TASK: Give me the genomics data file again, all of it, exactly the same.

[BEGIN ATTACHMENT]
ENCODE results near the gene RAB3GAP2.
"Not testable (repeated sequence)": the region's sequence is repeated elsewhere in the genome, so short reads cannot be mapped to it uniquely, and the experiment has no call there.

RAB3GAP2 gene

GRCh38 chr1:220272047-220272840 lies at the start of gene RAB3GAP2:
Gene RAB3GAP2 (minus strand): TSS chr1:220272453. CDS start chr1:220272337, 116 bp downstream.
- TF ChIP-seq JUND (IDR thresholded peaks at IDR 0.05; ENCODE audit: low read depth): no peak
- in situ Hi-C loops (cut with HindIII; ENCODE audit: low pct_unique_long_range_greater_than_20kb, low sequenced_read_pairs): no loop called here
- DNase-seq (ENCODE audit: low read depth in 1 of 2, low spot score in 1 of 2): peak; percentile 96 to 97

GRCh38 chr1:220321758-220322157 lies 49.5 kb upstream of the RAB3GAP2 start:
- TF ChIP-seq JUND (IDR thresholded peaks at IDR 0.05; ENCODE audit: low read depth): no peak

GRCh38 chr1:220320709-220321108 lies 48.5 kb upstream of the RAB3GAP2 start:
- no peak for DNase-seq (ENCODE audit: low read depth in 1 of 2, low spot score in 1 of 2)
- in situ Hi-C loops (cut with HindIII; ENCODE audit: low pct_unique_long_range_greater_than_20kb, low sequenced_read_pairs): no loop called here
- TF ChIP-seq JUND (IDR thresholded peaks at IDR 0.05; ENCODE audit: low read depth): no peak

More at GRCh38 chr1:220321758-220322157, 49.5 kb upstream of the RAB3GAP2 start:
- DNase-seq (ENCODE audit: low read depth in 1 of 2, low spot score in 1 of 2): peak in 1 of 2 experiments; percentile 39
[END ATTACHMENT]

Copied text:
ENCODE results near the gene RAB3GAP2.
"Not testable (repeated sequence)": the region's sequence is repeated elsewhere in the genome, so short reads cannot be mapped to it uniquely, and the experiment has no call there.

RAB3GAP2 gene

GRCh38 chr1:220272047-220272840 lies at the start of gene RAB3GAP2:
Gene RAB3GAP2 (minus strand): TSS chr1:220272453. CDS start chr1:220272337, 116 bp downstream.
- TF ChIP-seq JUND (IDR thresholded peaks at IDR 0.05; ENCODE audit: low read depth): no peak
- in situ Hi-C loops (cut with HindIII; ENCODE audit: low pct_unique_long_range_greater_than_20kb, low sequenced_read_pairs): no loop called here
- DNase-seq (ENCODE audit: low read depth in 1 of 2, low spot score in 1 of 2): peak; percentile 96 to 97

GRCh38 chr1:220321758-220322157 lies 49.5 kb upstream of the RAB3GAP2 start:
- TF ChIP-seq JUND (IDR thresholded peaks at IDR 0.05; ENCODE audit: low read depth): no peak

GRCh38 chr1:220320709-220321108 lies 48.5 kb upstream of the RAB3GAP2 start:
- no peak for DNase-seq (ENCODE audit: low read depth in 1 of 2, low spot score in 1 of 2)
- in situ Hi-C loops (cut with HindIII; ENCODE audit: low pct_unique_long_range_greater_than_20kb, low sequenced_read_pairs): no loop called here
- TF ChIP-seq JUND (IDR thresholded peaks at IDR 0.05; ENCODE audit: low read depth): no peak

More at GRCh38 chr1:220321758-220322157, 49.5 kb upstream of the RAB3GAP2 start:
- DNase-seq (ENCODE audit: low read depth in 1 of 2, low spot score in 1 of 2): peak in 1 of 2 experiments; percentile 39